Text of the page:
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Whether zoos and aquariums are ethical or not is a slippery matter. While they provide educational opportunities, this classroom environment is provided by trapping creatures who normally have whole oceans to roam to environments the size of swimming pools.
Melanie Langlotz, who has been long bothered by the idea of animal captivity, has helped build a life-sized robot dolphin that looks and swims just like a real bottlenose and can react to human gestures, and now, her project is seeing unexpected attention as Chinese zoo and aquariums face new bans on wildlife trade.
Her robotic dolphin may be what struggling Chinese businesses need to overcome this financial crisis, and it also provides a mindful way of experiencing wildlife without captivating animals.
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Where it all started
The project started a year ago when the New Zealand tech entrepreneur and her business partner Li Wang were asked to design an aquarium in China with live dolphins and whales. Using live animals didn't sit well with them, and they decided to use robotic dolphins instead.
However, that wasn't an easy feat. Langlotz explained, "I started talking to anyone I could get my hands on who has ever had anything to do with animatronics. I was pretty much told that, 'this is too hard', 'it's really difficult', 'it's a real piece of engineering artwork' because they would be in saltwater, there are lots of electronics in there, let alone that they need to be on display for a long time. I couldn't find anyone." RNZ reports.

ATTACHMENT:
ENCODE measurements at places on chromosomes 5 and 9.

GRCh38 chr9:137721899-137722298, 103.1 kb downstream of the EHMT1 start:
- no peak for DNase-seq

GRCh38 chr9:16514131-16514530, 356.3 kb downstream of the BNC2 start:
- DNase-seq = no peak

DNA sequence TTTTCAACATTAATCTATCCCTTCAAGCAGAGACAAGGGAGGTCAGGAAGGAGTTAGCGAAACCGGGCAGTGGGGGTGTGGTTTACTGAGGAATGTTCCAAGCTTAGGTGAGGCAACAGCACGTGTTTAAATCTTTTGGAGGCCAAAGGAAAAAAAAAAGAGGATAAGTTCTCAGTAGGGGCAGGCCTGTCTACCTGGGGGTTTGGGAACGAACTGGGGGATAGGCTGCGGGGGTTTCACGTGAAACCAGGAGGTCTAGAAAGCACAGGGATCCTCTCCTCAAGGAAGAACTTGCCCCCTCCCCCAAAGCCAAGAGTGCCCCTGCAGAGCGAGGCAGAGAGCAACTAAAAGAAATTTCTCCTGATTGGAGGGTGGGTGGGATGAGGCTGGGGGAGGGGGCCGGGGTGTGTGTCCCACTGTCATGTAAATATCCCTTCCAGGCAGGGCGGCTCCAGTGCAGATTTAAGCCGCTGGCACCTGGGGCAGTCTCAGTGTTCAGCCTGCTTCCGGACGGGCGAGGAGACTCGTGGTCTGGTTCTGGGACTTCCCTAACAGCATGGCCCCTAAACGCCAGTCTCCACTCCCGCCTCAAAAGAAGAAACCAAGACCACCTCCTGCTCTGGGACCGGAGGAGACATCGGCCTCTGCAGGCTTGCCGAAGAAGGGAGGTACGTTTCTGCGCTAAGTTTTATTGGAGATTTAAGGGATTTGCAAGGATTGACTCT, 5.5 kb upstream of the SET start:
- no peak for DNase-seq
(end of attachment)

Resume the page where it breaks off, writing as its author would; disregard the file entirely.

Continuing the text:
Makers of robotic animals in Jurassic World and more
This is where Roger Holzberg and Walt Conti, two animatronics experts in San Francisco, join the story. This duo, who helped make robotic animals for movies like Star Trek, Jurassic World, and more, designed the 270 kg prototype, and it was ready to dive into the swimming pool earlier this year.
According to Holzberg, the robotic dolphin has a battery life of 10 hours and lasts in saltwater for 10 years. "This dolphin weighs, feels, and has been engineered to simulate everything from the skeletal structure, to the muscular interaction with that skeletal structure, to the fat bladders and weight deposits on a real adolescent bottlenose dolphin." he says, RNZ reports.
Apparently, the dolphin is so life-like that volunteers who have been swimming with the prototype believed it was real until they were told the truth.
Changing the marine captivity industry
Now, on the road to change the whole marine captivity industry, the team is now trying to mass-produce the dolphins and advance it even further by adding a functional blowhole. They've been approached by the operators of the theme parks in China, and it seems like the project will get bigger and bigger.
They want to replicate other sea creatures that are bound in captivity in aquariums, and hopefully, their project will change the whole industry into something better.